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May 17, 1960 - Image 1

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The Michigan Daily, 1960-05-17

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WHY NEGRO
PARTICIPATION?
See Page 4

;Y

Seventieth Year of Editorial Freedom

Da111&

MOSTLY CLOUDY
High-69.
Low--5s
Showers and thundershowers
clearing by early afternoon.

SIX r.~

VOL. LX, No. 161

ANN ARBOR, MICHIGAN, TUESDAY, MAY 17, 1960

FIVE CENTS

SIX PA

HOFFMAN SPEAKS:
UN Should Direct Aid

Officials Discuss Budget Plan

4

By MICHAEL HARRAH
"The single most important thing
about underdeveloped countries is
that only they themselves can
bring about their development into
modern nations," Paul G. Hoff-
man, Managing Director of the
United Nations Special Fund said
yesterday.
He spoke at the Michigan Con-
ference on Economic Development
yesterday.

Gov. G. Mennen Williams also
spoke on regional development in
the Near East.
Hoffman cited a need for "multi-
nation partnership" in the eco-
nomic development of- the world.
This partnership would be a func-
tion of the United Nations..
People Yearn
"In every country, people yearn
for a certain satisfaction from
life," he said.

-Daily-Larry Vanice
COMPARING NOTES-Gov. G. Mennen Williams (left) and Paul
Hoffman stop to chat after they spoke yesterday on international
development.
H ain Calls Economic Aid
'Ineffective in Middle East
American economic aid has been "inadequate and relatively in-
effective" in raising living standards in the Middle East, Ambassador
George Hakim of Lebanon said yesterday.
Hakim, who serves as a permanent repre'sentative to the United
Nations, was the first of four foreign envoys to appraise United States
foreign aid at the current International Development Conference.
Hakim said undeveloped countries hal not profited much from
United States foreign aid. "It has been largely due to the efforts of
these nations themselves, with the
help of some important contribut-
Point Four ing factors such as the remarkable
progress of communications; the
1 expansion of world trade, and for-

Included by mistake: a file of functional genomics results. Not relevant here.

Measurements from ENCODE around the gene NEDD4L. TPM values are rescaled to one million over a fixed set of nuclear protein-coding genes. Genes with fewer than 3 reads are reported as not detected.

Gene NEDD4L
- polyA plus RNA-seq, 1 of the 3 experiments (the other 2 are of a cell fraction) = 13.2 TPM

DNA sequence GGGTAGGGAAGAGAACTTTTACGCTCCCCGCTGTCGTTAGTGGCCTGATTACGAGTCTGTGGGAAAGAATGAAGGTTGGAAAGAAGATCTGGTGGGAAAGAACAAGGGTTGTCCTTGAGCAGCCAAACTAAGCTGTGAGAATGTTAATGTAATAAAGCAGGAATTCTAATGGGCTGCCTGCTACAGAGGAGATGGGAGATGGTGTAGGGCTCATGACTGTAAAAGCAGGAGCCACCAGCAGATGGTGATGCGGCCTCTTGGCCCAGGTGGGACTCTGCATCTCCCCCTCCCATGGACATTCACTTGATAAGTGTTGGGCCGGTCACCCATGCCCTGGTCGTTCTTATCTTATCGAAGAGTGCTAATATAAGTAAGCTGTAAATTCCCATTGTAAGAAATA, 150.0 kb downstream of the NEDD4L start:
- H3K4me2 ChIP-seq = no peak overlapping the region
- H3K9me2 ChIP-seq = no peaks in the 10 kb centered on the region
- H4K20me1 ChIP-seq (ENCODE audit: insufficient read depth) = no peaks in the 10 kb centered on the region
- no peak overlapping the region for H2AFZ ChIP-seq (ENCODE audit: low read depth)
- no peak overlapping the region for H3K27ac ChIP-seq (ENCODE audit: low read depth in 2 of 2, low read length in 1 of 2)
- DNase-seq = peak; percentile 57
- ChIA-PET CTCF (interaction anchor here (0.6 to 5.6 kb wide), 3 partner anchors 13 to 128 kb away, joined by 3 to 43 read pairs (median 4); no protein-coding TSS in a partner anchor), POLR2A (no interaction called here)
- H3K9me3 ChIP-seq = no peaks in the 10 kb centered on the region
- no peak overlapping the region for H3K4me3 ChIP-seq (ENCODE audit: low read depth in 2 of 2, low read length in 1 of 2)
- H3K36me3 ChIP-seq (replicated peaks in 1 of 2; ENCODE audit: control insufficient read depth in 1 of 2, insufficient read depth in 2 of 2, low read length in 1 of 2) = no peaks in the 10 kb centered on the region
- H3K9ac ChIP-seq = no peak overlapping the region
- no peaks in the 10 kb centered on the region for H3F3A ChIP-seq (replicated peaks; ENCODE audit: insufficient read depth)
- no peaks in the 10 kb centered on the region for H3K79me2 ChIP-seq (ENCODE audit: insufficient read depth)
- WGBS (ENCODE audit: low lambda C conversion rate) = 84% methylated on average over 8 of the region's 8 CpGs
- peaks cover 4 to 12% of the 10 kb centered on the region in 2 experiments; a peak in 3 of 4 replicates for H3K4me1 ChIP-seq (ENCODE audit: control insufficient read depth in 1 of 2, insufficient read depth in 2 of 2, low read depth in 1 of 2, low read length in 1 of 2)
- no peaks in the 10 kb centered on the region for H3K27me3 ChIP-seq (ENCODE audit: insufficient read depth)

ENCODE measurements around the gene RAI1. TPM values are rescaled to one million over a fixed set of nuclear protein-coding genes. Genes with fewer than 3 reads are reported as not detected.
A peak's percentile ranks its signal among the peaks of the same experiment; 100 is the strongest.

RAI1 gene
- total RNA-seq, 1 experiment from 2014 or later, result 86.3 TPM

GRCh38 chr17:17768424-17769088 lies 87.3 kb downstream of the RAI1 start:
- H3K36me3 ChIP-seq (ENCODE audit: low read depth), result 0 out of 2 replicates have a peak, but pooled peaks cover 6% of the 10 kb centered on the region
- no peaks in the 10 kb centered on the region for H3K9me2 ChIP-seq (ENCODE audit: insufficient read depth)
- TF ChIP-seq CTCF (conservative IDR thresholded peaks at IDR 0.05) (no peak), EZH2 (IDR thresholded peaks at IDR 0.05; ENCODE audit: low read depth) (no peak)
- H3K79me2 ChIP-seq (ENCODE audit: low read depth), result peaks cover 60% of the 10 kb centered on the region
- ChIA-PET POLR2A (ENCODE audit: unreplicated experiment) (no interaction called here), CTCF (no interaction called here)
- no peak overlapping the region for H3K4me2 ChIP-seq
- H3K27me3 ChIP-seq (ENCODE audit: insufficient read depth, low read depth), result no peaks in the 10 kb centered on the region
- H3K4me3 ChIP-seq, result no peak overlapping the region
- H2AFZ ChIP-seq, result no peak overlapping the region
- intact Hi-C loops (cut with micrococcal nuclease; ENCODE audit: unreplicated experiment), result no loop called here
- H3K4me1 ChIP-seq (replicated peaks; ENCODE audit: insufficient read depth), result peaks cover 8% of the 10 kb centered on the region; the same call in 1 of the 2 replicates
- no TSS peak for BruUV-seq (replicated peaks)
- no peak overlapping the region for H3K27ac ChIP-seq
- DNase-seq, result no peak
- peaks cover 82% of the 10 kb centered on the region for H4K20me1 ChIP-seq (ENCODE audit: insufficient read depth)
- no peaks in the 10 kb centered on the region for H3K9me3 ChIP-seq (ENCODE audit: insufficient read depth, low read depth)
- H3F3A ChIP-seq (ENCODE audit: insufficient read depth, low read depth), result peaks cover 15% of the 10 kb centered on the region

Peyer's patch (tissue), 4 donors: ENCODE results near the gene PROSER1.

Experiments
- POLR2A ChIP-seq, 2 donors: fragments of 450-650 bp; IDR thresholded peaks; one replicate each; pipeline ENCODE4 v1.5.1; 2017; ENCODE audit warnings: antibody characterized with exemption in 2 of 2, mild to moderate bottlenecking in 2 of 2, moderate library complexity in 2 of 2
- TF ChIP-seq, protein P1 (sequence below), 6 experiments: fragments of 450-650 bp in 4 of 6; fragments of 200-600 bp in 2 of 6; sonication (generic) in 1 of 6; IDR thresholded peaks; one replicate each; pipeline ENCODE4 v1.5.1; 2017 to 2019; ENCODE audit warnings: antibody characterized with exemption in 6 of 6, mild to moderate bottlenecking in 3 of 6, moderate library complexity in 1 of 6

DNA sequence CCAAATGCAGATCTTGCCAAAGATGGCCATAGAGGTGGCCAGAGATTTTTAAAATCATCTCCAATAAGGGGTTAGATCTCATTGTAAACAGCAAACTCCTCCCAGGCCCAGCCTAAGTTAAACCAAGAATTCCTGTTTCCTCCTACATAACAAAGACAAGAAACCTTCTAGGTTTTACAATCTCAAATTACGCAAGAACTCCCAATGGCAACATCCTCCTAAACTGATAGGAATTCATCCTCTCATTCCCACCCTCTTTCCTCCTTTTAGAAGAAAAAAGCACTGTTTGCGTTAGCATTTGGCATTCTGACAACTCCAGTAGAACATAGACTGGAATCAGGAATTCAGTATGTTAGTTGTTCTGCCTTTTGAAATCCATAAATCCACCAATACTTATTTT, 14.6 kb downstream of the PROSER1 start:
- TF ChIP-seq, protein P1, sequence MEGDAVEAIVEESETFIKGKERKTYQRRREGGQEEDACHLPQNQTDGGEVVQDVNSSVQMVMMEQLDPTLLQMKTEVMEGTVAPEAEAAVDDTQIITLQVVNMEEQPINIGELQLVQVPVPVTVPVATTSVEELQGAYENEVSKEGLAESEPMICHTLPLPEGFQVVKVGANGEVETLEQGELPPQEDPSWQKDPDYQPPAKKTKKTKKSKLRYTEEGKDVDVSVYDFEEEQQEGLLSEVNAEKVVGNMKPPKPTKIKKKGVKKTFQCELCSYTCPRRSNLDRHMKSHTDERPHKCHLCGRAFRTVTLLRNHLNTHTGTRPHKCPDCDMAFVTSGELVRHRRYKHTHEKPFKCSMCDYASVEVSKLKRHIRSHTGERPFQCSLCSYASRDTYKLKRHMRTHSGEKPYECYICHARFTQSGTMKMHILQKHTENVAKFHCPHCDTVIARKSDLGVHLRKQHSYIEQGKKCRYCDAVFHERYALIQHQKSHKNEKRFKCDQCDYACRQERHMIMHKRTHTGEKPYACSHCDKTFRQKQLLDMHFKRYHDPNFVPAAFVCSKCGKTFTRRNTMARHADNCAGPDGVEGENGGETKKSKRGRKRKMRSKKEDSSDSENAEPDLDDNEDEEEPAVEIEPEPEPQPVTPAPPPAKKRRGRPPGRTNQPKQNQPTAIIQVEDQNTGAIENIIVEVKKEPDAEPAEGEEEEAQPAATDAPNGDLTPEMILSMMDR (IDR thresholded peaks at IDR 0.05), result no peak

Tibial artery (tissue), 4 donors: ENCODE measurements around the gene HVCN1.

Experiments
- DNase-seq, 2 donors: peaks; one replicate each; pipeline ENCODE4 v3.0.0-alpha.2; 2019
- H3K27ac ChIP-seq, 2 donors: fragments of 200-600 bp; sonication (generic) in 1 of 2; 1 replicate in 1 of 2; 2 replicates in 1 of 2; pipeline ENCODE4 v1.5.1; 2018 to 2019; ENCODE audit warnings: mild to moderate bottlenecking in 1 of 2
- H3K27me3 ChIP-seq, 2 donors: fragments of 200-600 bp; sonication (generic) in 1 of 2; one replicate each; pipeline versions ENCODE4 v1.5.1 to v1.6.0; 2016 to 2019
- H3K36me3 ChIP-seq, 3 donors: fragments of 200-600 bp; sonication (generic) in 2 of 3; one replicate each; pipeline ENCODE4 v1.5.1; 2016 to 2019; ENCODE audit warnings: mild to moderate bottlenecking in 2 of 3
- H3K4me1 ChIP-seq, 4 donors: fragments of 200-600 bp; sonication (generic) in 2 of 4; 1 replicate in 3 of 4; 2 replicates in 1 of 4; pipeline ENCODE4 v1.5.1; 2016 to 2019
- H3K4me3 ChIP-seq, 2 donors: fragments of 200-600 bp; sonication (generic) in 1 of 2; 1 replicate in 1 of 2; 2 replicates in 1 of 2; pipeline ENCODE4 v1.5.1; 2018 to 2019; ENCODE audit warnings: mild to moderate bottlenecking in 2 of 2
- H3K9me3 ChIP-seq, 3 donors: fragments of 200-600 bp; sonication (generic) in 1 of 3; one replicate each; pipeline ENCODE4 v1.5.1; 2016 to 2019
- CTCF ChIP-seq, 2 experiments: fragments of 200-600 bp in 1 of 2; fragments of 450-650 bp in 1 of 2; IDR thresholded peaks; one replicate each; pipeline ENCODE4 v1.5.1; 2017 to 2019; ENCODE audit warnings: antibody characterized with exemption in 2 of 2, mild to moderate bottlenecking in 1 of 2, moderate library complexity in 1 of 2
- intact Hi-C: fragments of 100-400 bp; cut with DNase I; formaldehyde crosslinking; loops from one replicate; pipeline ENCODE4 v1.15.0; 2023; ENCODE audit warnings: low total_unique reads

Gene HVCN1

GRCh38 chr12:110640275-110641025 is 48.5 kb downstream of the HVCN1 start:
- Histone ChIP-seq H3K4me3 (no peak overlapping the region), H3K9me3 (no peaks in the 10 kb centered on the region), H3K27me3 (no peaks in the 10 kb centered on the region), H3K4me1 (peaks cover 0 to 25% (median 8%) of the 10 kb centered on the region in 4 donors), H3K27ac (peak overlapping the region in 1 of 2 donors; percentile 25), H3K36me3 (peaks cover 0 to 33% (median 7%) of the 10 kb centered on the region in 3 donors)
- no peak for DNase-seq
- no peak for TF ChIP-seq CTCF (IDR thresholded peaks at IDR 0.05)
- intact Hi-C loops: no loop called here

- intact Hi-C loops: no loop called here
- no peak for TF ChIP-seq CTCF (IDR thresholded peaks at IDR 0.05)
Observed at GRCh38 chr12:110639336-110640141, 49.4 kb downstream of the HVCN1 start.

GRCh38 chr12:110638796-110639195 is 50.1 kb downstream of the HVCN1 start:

I,'klat VJII AAT I eeign private investments in certain
11 l1 11 fields."
American foreign aid had fallen
Foreign aid alone cannot bring short of the expectations of the
prosperity to underdeveloped na- countries of the Middle East. "The
tions, Prof. Willard Thorp of the enormity and complexity of the
Amherst College economies de- tasks confronting undeveloped na-
partment said Sunday. tions are not fully realized."
r He gave the opening lecture of Necessary Capital
the Michigan Conference on In- "The necessary capital ... can-
ternational Development, not come, except in small 'part,
' rnd ion Dpiteofe t t from the less advanced countries
And In spite of the fact the themselves, even If their savings
United States can "contribute in themsely eved hir said.s
mjrfashion" to underdeveloped are fully mobilized," Hakim said.
major "hehean o Amderst'slMerd "Neither is enough capital com-
areas, the head of Amherst's Mer- ing from industrialized countries,
Iul Center for Economics said, whether by gift, by loan, or by
.we should not look for more than private investment."
a supporting role in bringing eco- To eliminate mass poverty,
nomic improvement~tO other coun- which now affects two-thirds of
ries. the world's population, Hakim
Speaking on "The Meaning of called for "international coopera-
Point Four," the former assistant tion" on an "unprecedented scale."
secretary of state for economic "To my mind, the problem of
affairs added "the successes will undevelopment is too vast to be
be theirs and the failures will be capable of solution by present con-